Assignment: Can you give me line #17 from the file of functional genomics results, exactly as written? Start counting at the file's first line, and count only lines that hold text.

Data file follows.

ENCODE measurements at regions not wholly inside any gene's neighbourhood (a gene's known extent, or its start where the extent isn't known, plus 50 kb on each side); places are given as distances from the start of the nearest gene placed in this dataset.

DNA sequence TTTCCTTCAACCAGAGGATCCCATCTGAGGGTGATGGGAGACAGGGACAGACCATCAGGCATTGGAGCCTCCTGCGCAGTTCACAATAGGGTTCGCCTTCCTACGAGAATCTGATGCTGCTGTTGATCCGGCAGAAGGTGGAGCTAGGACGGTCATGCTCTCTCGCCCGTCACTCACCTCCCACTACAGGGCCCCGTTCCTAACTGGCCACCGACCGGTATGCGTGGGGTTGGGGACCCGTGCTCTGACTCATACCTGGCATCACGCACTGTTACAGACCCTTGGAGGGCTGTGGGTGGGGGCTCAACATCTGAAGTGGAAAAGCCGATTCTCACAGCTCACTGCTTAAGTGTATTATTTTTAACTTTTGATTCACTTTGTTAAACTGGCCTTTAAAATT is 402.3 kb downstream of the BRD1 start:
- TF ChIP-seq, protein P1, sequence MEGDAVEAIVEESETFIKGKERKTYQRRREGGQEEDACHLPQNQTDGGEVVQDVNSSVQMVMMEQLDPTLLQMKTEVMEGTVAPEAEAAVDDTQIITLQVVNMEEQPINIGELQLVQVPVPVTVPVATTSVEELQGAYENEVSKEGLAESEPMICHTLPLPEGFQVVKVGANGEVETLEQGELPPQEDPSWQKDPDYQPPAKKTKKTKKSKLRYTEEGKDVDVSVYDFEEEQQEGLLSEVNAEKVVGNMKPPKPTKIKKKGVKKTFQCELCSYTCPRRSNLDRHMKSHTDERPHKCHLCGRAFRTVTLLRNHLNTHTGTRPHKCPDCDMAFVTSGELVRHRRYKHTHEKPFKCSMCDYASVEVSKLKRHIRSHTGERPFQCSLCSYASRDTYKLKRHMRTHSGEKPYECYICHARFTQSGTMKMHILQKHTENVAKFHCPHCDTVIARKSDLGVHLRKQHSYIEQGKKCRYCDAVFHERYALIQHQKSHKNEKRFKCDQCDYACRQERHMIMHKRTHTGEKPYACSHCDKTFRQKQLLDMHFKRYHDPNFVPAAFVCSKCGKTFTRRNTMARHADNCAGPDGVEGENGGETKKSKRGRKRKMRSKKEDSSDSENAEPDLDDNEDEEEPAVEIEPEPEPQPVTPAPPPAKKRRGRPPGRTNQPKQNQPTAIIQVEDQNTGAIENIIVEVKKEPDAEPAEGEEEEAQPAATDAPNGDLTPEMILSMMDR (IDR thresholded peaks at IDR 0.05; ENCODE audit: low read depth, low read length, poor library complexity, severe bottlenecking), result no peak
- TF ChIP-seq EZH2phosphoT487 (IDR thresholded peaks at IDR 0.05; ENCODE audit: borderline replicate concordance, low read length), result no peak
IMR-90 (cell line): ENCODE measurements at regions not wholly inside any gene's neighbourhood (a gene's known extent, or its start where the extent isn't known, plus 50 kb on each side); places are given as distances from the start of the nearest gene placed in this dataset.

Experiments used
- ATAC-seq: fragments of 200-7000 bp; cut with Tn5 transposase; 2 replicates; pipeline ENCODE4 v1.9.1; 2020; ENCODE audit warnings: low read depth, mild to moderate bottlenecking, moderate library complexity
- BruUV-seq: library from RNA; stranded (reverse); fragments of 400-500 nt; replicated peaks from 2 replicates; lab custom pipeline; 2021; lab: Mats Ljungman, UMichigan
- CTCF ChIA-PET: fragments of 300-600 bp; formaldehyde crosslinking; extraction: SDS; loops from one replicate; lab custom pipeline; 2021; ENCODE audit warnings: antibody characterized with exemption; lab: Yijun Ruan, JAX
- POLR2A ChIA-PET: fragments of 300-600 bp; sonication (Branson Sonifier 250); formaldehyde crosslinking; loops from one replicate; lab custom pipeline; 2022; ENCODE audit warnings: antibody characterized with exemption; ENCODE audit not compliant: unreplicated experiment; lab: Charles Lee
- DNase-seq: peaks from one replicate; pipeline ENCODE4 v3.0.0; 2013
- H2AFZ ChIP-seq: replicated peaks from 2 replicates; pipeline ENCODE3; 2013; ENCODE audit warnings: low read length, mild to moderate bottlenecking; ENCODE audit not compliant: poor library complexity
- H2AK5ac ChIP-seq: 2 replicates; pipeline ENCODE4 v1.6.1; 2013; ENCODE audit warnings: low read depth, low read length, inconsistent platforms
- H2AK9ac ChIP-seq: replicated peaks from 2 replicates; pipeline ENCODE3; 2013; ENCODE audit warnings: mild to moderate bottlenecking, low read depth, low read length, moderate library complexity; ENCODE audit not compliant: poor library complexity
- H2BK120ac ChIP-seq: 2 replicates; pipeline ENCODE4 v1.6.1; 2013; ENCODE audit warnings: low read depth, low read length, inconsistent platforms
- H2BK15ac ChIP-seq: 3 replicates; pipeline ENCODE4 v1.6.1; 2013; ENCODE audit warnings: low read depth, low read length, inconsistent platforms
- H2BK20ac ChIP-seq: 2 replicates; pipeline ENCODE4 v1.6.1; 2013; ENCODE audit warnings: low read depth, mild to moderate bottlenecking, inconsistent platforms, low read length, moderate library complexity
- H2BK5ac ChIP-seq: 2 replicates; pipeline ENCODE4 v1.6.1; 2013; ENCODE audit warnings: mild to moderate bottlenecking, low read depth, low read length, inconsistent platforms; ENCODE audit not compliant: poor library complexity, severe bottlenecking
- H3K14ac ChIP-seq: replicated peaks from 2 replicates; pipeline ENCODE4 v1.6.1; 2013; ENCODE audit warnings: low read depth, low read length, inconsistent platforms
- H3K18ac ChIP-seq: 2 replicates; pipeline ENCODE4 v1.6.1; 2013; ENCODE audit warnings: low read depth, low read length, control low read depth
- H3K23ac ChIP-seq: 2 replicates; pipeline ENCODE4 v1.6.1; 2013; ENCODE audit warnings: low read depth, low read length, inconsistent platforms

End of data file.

- H2BK20ac ChIP-seq: 2 replicates; pipeline ENCODE4 v1.6.1; 2013; ENCODE audit warnings: low read depth, mild to moderate bottlenecking, inconsistent platforms, low read length, moderate library complexity